Fences and other barriers

Like walls, fences enclose space to create privacy and make an area secure. Your most sustainable fence material option is living plants, which do wonders to create privacy. Hedges and vines are inexpensive, tagger-proof, and offer all the environmental benefits of any biological solution.

If you need a more solid solution, sustainable wooden fences made from certified sustainably harvested wood, nontoxic treated posts, and high fly ash content concrete to fill the post holes are an option. Unfortunately, certified fence lumber can be difficult to find. If you have to buy noncertified wood, at least it's a natural material and not the worst thing you can choose.

Modern wooden fence posts are pressure-treated with a nontoxic chemical called alkaline copper quaternary (ACQ). It's much safer than old arsenic-treated wood, but there are concerns about corrosion of fasteners in contact with ACQ. Be sure to use only ACQ-compatible fasteners and hardware; otherwise, the fence may fail prematurely, which isn't sustainable at all.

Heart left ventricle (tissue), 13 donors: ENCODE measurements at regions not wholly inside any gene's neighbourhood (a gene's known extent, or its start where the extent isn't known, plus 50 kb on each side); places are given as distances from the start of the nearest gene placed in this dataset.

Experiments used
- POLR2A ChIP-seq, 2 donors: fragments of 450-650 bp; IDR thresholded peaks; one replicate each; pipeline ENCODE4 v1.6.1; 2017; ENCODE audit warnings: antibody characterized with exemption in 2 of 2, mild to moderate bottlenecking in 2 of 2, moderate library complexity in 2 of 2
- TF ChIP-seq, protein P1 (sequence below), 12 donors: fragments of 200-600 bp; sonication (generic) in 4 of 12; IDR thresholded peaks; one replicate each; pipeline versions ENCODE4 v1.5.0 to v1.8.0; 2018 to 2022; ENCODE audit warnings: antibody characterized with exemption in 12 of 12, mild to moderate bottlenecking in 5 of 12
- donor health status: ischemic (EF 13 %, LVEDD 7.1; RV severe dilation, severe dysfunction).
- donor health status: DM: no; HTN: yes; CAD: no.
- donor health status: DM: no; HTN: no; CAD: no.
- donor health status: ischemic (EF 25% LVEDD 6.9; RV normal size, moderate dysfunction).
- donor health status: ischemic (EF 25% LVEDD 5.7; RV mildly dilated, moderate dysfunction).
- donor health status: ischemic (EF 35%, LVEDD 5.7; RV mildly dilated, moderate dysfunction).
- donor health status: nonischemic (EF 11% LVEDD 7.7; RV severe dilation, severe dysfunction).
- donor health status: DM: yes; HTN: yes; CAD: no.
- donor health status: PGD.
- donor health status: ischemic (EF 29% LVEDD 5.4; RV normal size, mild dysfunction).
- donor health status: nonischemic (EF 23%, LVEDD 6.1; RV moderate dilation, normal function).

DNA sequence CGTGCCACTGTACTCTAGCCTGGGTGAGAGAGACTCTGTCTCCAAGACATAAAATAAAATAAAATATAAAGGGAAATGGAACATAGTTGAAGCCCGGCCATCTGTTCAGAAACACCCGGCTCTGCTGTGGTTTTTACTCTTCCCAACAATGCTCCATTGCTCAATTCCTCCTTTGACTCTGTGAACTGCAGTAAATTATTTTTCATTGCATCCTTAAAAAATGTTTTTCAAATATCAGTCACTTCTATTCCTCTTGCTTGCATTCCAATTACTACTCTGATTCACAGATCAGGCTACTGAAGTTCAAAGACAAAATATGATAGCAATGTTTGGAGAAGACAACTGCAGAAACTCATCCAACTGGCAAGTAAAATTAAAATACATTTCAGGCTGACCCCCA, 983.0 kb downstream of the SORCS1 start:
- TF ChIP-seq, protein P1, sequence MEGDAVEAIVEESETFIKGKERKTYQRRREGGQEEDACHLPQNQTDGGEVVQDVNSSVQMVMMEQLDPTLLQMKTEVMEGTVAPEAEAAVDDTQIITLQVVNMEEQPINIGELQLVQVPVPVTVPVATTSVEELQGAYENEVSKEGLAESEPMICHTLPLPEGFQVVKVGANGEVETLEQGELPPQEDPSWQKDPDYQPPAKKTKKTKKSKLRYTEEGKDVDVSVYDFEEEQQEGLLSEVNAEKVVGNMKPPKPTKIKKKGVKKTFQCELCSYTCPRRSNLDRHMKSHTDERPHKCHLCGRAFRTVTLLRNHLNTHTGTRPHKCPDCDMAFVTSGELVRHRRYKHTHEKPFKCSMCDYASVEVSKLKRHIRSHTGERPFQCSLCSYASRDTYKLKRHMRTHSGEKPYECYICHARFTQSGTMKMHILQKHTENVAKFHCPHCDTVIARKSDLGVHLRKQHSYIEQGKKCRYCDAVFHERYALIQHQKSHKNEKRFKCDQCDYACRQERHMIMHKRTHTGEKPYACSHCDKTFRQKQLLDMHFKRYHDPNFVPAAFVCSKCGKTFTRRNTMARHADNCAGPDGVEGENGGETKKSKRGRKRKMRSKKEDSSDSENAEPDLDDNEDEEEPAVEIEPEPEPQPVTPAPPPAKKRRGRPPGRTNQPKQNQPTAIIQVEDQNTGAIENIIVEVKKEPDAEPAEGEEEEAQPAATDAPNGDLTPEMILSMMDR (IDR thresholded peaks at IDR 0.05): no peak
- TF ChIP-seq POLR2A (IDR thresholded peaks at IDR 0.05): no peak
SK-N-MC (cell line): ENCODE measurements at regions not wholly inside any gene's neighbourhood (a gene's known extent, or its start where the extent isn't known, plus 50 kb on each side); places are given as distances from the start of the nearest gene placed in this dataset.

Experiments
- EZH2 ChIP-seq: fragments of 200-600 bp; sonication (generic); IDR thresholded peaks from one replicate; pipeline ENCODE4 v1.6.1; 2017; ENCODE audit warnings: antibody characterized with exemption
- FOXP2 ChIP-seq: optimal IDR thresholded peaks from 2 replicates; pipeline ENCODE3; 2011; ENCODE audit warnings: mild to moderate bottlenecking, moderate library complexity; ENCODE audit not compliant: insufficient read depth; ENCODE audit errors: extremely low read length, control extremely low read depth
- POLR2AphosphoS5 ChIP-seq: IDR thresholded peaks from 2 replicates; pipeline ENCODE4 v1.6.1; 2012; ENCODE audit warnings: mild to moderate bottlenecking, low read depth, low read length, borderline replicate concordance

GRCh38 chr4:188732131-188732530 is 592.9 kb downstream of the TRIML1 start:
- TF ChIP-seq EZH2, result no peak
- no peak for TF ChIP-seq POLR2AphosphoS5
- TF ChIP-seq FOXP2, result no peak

If you're replacing an existing wooden fence, see if you can salvage the fence boards, which are often still in excellent condition, and just replace the posts and any other rotten wood. Consider using steel posts, which last a lot longer than wood ones.

Chain link or other steel fences are common, inexpensive, and pretty sustainable too. Steel has a high embodied energy, but the material itself is usually recycled and also recyclable, so you'll know that your new fence will be turned into something useful when it's finally old. Avoid vinyl-coated chain link, though.

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